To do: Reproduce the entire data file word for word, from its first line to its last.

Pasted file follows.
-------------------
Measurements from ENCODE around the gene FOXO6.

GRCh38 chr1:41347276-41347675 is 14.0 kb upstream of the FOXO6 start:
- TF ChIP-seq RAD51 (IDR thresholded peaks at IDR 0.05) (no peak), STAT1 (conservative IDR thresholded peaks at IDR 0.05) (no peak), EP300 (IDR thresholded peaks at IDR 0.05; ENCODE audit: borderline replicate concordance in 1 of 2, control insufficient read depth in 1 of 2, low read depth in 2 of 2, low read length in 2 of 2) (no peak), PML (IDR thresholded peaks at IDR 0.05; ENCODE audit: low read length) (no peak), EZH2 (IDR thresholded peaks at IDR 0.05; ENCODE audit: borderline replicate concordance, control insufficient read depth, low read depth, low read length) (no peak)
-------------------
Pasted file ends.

Measurements from ENCODE around the gene FOXO6.

GRCh38 chr1:41347276-41347675 is 14.0 kb upstream of the FOXO6 start:
- TF ChIP-seq RAD51 (IDR thresholded peaks at IDR 0.05) (no peak), STAT1 (conservative IDR thresholded peaks at IDR 0.05) (no peak), EP300 (IDR thresholded peaks at IDR 0.05; ENCODE audit: borderline replicate concordance in 1 of 2, control insufficient read depth in 1 of 2, low read depth in 2 of 2, low read length in 2 of 2) (no peak), PML (IDR thresholded peaks at IDR 0.05; ENCODE audit: low read length) (no peak), EZH2 (IDR thresholded peaks at IDR 0.05; ENCODE audit: borderline replicate concordance, control insufficient read depth, low read depth, low read length) (no peak)